The Great Britain Philatelic Society
Saturday 30 September 2023 - Stampex MeetingThe first meeting the new season of the GBPS will be on Saturday 30 September 2023 at Stampex in the Business Design Centre, Islington from 2:00pm. The society meeting room will now be on the “Village Green” area (the area you first encounter in the hall when entering through the main doors from the BDC foyer and where the Welcome Desk is situated).
At this meeting John Copeland FRPSL will be giving a display entitled “Bells – A Photographic Postcard Publisher 1902-1957”. John says, ‘’The display is an account of the history of the Bells’ Photo Company, Limited and its postcards. This company was a significant producer of topographical photographic picture postcards of Great Britain with these appearing under their own name, without a publisher’s name and a few under the names of other businesses from the early 1900’s to the mid 1950’s. Up to about 1920 they also produced a number of postcards showing ships of the Royal Navy and other naval topics, while just after World War II they produced some comic postcards. The display includes examples of all of these and also postcards and other documents which throw a light on the business and the production of its postcards.”
Saturday 28 October 2023 – All Day Meeting (partly over Zoom) The GBPS meeting on Saturday 28 October 2023 will be held at the Royal Philatelic Society, 15 Abchurch Lane, London EC4N 7BW from 11:00 a.m. The morning session will consist of a display from Hugh Feldman RDP FRPSL entitled “The Mail Coach Age in Britain”. This will consist of an initial PowerPoint presentation available live via Zoom (and recorded for later offline viewing) followed by a traditional room only display. Hugh says “The Royal Mail, from its inception by Royal Proclamation in 1635 employed a network of “Post Boys” riding horse to carry the mails between London and the provinces and on cross post roads. The transmission of letters was limited to an average speed not much faster than a brisk walk and the mails were not secure. The post boys were frequently robbed of their pouches, or they themselves absconded with the mail as some mails carried either financial instruments or valuables. In the early 1780s the former theatre owner, John Palmer of Bath proposed the use of coaches to carry the mail. He suggested, in 1784, to William Pitt the Younger, the recently installed Prime Minster and Chancellor of the Exchequer that an experiment be conducted on the Bristol to London Road to prove the effectiveness of this form of transport. The first Royal Mail coach left Bristol on 2 August 1784 for London taking just 15 hours for the journey compared to the 48 to 60 hours taken by a horse rider. Palmer was appointed Controller of the Post Office and within two years had established a network of mail coach routes. For the next 50 years Palmer’s system carried securely an ever-increasing volume of mail, the coaches being accompanied by an armed guard. With the establishment of the railroads the mail was gradually moved from road to rail with the last mail coach being retired in 1857. The display illustrates the carriage of the mails on the principal post roads to and from London between 1784 and 1840.”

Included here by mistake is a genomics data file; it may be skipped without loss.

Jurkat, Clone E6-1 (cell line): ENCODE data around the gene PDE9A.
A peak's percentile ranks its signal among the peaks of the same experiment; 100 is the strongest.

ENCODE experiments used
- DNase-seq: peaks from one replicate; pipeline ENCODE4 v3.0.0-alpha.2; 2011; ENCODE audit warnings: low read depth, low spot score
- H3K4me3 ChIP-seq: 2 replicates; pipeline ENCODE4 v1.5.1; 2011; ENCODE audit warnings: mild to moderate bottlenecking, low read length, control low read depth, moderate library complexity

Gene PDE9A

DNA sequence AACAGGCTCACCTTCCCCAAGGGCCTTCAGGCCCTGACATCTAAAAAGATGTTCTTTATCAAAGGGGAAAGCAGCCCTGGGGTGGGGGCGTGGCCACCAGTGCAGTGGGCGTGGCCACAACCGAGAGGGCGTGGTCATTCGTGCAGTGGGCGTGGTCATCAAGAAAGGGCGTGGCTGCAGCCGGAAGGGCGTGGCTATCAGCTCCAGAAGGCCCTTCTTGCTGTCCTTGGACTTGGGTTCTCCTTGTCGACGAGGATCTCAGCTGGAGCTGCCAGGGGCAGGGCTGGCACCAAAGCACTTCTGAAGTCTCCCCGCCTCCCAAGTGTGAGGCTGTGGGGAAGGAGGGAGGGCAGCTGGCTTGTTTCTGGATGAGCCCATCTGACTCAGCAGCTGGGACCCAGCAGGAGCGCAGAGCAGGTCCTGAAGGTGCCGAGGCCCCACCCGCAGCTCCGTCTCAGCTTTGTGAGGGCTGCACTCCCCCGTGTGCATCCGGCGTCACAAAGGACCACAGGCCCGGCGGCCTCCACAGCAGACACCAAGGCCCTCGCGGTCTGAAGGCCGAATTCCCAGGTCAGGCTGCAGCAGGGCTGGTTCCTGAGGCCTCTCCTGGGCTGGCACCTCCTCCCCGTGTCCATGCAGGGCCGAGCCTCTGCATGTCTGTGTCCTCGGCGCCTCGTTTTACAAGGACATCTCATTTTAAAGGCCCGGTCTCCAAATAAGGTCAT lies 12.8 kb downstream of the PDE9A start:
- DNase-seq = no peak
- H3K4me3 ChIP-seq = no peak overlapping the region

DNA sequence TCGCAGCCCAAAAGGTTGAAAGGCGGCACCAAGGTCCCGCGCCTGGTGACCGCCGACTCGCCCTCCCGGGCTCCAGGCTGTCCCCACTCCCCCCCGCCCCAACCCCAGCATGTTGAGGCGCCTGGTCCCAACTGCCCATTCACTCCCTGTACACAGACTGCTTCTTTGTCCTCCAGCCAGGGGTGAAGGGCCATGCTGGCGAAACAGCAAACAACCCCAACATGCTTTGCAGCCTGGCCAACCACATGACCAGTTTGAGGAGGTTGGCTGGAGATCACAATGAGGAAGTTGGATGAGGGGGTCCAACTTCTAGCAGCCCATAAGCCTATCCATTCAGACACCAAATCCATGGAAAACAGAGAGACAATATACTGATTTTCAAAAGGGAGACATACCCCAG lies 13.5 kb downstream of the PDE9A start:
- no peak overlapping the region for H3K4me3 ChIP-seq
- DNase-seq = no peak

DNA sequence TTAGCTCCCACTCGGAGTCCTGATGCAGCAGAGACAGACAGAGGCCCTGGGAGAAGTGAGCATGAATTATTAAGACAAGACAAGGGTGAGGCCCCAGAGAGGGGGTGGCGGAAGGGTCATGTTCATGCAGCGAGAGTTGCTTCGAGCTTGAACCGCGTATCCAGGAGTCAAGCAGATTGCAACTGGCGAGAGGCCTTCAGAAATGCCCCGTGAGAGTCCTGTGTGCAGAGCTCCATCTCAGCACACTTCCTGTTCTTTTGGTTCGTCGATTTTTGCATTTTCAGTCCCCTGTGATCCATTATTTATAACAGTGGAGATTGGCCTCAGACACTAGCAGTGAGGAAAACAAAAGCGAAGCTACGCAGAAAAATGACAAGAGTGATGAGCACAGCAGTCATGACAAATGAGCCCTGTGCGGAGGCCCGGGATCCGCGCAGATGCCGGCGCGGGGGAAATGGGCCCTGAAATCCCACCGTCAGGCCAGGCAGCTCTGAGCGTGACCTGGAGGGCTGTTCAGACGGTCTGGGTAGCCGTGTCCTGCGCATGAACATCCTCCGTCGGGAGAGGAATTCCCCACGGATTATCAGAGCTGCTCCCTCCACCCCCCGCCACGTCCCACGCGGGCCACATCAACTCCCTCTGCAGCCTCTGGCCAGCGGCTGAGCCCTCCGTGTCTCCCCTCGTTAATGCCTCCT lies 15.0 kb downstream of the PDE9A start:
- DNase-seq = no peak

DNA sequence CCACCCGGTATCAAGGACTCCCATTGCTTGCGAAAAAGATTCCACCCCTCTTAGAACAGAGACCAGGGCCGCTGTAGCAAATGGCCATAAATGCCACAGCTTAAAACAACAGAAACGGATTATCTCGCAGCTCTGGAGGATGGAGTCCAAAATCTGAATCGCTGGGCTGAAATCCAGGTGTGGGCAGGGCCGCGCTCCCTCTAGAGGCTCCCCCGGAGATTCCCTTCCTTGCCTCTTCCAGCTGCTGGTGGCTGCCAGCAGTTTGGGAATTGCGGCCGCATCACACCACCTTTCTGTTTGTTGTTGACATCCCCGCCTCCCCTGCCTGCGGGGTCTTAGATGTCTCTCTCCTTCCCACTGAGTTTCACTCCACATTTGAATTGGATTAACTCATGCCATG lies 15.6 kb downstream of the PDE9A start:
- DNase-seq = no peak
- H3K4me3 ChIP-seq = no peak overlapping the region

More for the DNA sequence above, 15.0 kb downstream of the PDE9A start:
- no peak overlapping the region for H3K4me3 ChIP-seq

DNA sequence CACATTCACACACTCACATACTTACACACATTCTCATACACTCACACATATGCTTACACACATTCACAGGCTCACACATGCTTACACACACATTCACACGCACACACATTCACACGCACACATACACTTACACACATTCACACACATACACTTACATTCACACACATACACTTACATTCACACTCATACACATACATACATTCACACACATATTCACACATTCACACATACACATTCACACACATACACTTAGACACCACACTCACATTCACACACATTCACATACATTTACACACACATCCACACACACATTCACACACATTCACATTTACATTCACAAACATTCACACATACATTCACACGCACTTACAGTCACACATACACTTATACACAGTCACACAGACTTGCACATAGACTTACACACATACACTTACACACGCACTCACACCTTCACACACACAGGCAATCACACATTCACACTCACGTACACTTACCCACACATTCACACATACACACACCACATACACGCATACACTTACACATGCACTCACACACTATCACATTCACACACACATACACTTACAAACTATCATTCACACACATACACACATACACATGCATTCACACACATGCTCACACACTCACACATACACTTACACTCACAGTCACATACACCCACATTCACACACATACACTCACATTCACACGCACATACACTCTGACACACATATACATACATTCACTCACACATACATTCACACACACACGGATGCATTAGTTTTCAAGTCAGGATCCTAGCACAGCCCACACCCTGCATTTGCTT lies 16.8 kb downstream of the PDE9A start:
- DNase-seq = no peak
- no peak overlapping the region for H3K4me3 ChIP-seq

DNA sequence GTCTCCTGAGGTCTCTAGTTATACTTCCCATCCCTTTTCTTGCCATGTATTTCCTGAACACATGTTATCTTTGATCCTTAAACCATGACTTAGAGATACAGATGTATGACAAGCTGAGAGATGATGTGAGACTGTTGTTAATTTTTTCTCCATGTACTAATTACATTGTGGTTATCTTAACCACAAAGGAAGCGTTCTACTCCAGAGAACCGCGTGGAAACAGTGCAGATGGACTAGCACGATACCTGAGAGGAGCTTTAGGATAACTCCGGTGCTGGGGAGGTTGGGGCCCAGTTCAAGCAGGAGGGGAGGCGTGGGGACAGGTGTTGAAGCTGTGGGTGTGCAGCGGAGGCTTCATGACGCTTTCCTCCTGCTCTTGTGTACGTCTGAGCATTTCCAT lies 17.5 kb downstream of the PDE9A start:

The afternoon session starting at 2:15pm will be a display from Dave Simmons entitled “London District Postal History”. This will be a traditional two-laydown display. Dave says “My display is for the postmarks used in the London Districts - oval cancellers with the numbers in circles, from 1844 to the 1900’s this seems a long period, and it is, but the variants in canceller is quite interesting. I think so anyway! The collection starts with the 1st series and, to some, the best. These were first issued on the 20 May 1844 and continued for a long time for some offices (the latest I have seen used is 1889 of Bow12), there were recuts of these cancellers with some striking differences and other times subtle differences. There was a transition from the 10 rides or routes to the division of London into districts in 1857 and this gave rise to the use of district initials when addressing a letter. Then the 1861 series and the introduction of the letter B to the office numbers and generally these were all sub offices, their parent office holding the 1st series canceller. Finally, we lead to the 3rd series - vertical ovals, which in my opinion are much understudied and just as scarce as the earlier issues. As a conclusion there are examples of town office cancellers which are different in format so can be regarded in a different light also, unusually, some of these offices were issued duplex cancellers.”
Full details of the Great Britain Philatelic Society can be found at www.gbps.org.uk
For more information about membership, go to: http://www.gbps.org.uk/join
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